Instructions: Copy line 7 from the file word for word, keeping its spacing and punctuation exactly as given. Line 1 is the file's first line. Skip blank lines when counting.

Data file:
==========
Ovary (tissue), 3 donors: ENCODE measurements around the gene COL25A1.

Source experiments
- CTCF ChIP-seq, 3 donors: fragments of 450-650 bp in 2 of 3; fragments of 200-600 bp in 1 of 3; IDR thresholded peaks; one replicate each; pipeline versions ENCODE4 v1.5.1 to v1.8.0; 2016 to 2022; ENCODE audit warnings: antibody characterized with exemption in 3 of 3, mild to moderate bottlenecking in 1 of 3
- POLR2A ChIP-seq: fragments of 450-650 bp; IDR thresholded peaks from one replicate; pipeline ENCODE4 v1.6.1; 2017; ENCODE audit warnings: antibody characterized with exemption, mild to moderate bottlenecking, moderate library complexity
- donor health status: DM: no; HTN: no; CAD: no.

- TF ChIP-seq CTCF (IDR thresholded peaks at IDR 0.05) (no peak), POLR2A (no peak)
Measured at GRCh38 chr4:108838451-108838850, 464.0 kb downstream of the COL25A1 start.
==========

Measured at GRCh38 chr4:108838451-108838850, 464.0 kb downstream of the COL25A1 start.